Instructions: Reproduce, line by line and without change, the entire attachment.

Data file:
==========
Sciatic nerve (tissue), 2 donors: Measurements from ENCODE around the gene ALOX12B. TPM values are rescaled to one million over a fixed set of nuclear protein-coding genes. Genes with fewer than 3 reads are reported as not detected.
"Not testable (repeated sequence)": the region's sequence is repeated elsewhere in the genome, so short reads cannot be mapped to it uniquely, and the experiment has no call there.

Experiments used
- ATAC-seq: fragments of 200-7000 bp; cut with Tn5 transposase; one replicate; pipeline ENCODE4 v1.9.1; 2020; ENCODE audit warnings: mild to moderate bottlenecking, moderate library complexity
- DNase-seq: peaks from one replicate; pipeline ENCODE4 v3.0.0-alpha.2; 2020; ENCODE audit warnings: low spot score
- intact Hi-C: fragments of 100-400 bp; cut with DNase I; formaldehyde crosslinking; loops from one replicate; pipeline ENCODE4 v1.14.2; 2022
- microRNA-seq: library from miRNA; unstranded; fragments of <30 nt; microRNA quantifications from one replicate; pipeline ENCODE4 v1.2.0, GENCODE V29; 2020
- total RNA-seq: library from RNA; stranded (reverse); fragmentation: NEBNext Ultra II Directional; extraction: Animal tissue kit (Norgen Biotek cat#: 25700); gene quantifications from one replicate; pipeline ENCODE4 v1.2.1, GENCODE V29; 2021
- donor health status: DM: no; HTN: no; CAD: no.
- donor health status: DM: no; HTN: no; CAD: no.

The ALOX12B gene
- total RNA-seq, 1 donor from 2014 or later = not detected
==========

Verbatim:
Sciatic nerve (tissue), 2 donors: Measurements from ENCODE around the gene ALOX12B. TPM values are rescaled to one million over a fixed set of nuclear protein-coding genes. Genes with fewer than 3 reads are reported as not detected.
"Not testable (repeated sequence)": the region's sequence is repeated elsewhere in the genome, so short reads cannot be mapped to it uniquely, and the experiment has no call there.

Experiments used
- ATAC-seq: fragments of 200-7000 bp; cut with Tn5 transposase; one replicate; pipeline ENCODE4 v1.9.1; 2020; ENCODE audit warnings: mild to moderate bottlenecking, moderate library complexity
- DNase-seq: peaks from one replicate; pipeline ENCODE4 v3.0.0-alpha.2; 2020; ENCODE audit warnings: low spot score
- intact Hi-C: fragments of 100-400 bp; cut with DNase I; formaldehyde crosslinking; loops from one replicate; pipeline ENCODE4 v1.14.2; 2022
- microRNA-seq: library from miRNA; unstranded; fragments of <30 nt; microRNA quantifications from one replicate; pipeline ENCODE4 v1.2.0, GENCODE V29; 2020
- total RNA-seq: library from RNA; stranded (reverse); fragmentation: NEBNext Ultra II Directional; extraction: Animal tissue kit (Norgen Biotek cat#: 25700); gene quantifications from one replicate; pipeline ENCODE4 v1.2.1, GENCODE V29; 2021
- donor health status: DM: no; HTN: no; CAD: no.
- donor health status: DM: no; HTN: no; CAD: no.

The ALOX12B gene
- total RNA-seq, 1 donor from 2014 or later = not detected